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Young v. Jones

United States District Court, M.D. Alabama, Southern Division

April 26, 2017

MARCUS CHRISTOPHER YOUNG, Petitioner,
v.
KARLA JONES, et al., Respondents.

          ORDER

          W. KEITH WATKINS CHIEF UNITED STATES DISTRICT JUDGE

         Marcus Young was indicted for two counts of first-degree robbery after he mugged two men at gunpoint in 1994. Each count was alleged in a separate indictment, one for the first victim (the “first indictment”) and another for the second victim (the “second indictment”). A jury convicted him on both counts in 1996. His habeas petition challenges the first indictment, arguing that (1) it was defective (for a reason to be explained), and (2) the defect caused the state to convict him twice for the same crime, thereby violating the Double Jeopardy Clause of the Fifth Amendment.

         On March 31, 2017, the Magistrate Judge filed a Recommendation, to which Young timely[1] objected. (Docs. # 21, 22.) Upon an independent and de novo review of the record and consideration of the Recommendation, Young's petition is due to be denied and this case dismissed with prejudice.

         Young's objection incorrectly asserts that the Recommendation does not address his defective indictment claim. (Doc. # 22 (“[T]he Magistrate Judge claims that Young's only claim is one of Double Jeopardy . . .”).) In fact, the Recommendation addresses both claims by refuting the factual basis on which both rely. Each of Young's arguments depends on the same assertion: that Young's first indictment violates his rights by charging him with robbery of the named victim and “another person present, ” yet it fails to identify that other person. (Doc. # 2, at 1.) For the Double Jeopardy claim, Young declares that this other person was, in fact, the second victim, for whose robbery he was separately charged in the second indictment. Thus, by referring to the second victim as “another person” in the first indictment, the state charged him twice for the same crime. The defective indictment claim reframes the same factual allegation into a different legal claim. Under this theory, the indictment was impermissibly ambiguous-again, by not identifying the “[ ]other person” to whom it referred-and thus it failed to “inform [him] of the specific offense, coming under the general description, with which he is charged.” (Doc. # 22, at 2 (citing United States v. Sharpe, 438 F.3d 1257, 1263 (11th Cir. 2006).) Central to both claims is the factual premise that the first indictment refers to a separate person with whose robbery Young was charged and whose identity he claims he recently discovered to be the victim named in the second indictment.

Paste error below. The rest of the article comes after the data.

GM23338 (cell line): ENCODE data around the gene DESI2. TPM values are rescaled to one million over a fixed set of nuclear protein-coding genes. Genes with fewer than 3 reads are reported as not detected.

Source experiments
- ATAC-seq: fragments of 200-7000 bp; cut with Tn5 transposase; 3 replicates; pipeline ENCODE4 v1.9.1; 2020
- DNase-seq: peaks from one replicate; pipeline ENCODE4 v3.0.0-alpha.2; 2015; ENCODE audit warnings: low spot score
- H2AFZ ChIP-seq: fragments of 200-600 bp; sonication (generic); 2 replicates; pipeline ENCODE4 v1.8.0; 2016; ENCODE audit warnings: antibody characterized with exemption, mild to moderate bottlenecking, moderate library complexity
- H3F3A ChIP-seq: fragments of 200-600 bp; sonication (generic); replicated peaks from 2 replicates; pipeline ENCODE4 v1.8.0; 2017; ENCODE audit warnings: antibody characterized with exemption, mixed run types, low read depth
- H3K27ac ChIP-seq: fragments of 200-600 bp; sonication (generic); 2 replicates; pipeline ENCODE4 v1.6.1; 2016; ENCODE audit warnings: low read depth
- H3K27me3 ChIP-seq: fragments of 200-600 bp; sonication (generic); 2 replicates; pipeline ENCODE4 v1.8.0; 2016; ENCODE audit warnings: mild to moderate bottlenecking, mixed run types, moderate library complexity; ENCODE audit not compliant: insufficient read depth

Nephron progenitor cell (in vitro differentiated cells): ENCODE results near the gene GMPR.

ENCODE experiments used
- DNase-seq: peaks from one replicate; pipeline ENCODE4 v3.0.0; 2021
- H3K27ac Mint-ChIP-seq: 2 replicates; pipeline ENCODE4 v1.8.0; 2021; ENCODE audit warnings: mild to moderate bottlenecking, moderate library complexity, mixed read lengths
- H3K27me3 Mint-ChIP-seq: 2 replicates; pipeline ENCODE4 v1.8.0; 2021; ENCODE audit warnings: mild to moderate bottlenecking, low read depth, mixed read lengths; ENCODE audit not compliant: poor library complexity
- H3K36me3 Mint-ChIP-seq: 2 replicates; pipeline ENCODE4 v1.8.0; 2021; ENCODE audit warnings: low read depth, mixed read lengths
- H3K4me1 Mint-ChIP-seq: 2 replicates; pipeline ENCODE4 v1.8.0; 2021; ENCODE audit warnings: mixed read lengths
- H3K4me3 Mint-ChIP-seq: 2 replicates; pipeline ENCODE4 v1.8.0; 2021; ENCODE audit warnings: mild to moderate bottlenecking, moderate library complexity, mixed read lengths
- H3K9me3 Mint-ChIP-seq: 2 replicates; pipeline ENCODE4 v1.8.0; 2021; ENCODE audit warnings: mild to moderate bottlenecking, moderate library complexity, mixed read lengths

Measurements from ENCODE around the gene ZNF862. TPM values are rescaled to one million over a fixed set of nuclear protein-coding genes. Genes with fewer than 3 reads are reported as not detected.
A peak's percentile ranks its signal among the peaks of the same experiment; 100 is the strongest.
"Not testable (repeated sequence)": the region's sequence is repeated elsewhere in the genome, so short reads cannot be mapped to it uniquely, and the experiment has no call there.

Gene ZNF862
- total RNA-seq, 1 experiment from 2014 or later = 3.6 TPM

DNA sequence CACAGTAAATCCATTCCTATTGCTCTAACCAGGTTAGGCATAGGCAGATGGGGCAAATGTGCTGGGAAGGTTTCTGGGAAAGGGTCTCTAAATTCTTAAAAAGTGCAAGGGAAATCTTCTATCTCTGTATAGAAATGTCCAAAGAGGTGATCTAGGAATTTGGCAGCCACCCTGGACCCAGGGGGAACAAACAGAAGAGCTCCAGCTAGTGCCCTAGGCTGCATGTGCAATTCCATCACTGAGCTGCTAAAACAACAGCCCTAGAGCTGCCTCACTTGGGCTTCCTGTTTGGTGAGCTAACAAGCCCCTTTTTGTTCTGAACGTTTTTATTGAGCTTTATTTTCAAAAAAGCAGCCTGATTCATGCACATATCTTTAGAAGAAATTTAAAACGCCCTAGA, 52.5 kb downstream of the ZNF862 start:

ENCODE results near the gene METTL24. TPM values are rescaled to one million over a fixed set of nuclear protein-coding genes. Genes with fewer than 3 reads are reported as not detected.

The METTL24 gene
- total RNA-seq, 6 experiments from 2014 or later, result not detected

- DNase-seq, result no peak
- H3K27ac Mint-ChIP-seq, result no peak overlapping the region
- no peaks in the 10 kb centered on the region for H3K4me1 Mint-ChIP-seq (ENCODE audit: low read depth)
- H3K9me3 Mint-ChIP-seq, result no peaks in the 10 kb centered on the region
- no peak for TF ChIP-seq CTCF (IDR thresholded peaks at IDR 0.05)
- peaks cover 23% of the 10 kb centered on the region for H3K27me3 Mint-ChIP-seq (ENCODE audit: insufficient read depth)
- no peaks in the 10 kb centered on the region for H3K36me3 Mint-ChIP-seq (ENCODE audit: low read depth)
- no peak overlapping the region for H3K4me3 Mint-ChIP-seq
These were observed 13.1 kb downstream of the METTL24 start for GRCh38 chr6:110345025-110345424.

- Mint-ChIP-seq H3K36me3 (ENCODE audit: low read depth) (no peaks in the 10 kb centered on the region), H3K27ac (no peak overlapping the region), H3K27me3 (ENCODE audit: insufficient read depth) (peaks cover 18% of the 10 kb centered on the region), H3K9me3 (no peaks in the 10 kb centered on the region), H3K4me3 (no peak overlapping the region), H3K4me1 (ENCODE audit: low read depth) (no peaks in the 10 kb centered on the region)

What Young glosses over is the fact that the first indictment did not purport to charge him with robbing the first victim and another person; it charged him with robbing the first victim or another person. (Doc. # 21, at 6 (“Marcus Young . . . use[d] force or threaten[ed] the imminent use of force against the person of David Hogg, or another person present, with the intent to overcome his physical resistance . . . .”) (emphasis added).) The disjunctive, rather than conjunctive, phraseology reveals an inescapable truth: The crime with which the first indictment charges Young, for which the state produced evidence, and on which the jury convicted him, was the robbery of David Hogg-and no one else. Thus, Young was not charged twice for the same crime, and the first indictment was not defectively vague. In fact, the legal issue conjured up by Young evaporates upon a simple reading of the first indictment. By pointing out Young's mistaken reading, the Magistrate Judge adequately addressed both claims and correctly recommended dismissal. (Doc. # 21, at 10.)

         For this reason, Young's petition is frivolous. But even if it were not, Young would still lose because he makes no attempt to show that “the factual predicate for the claim” (here, the alleged identity of the other person in the indictment) “could not have been discovered previously through the exercise of due diligence, ” as required of successive habeas petitioners under 28 U.S.C. § 2244(b)(2)(B)(i).

         For the foregoing reasons, and for those articulated in the Recommendation, it is ORDERED that:

         1. The Recommendation (Doc. # 21) is ADOPTED;

         2. Young's successive 28 U.S.C. § 2254 habeas petition (Doc. # 1) is DENIED for failure to satisfy the requirements of 28 U.S.C. § 2244(b)(2)(B); and

         3. Young's petition (Doc. # 1) is DISMISSED with prejudice under 28 U.S.C. § 2244(b)(4).

         A final judgment will be entered separately.

---------

Notes:

[1] “[A] pro se prisoner's court filing is deemed filed on the date it is delivered to prison authorities for mailing.” Williams v. McNeil, 557 F.3d 1287, 1290 n.2 (11th Cir. 2009). “Absent evidence to the contrary, we assume that a prisoner delivered a filing to prison authorities on the date that he signed it.” Jeffries v. United States, 748 F.3d 1310, 1314 (11th Cir. 2014). Here, although the court received Petitioner's objection ...


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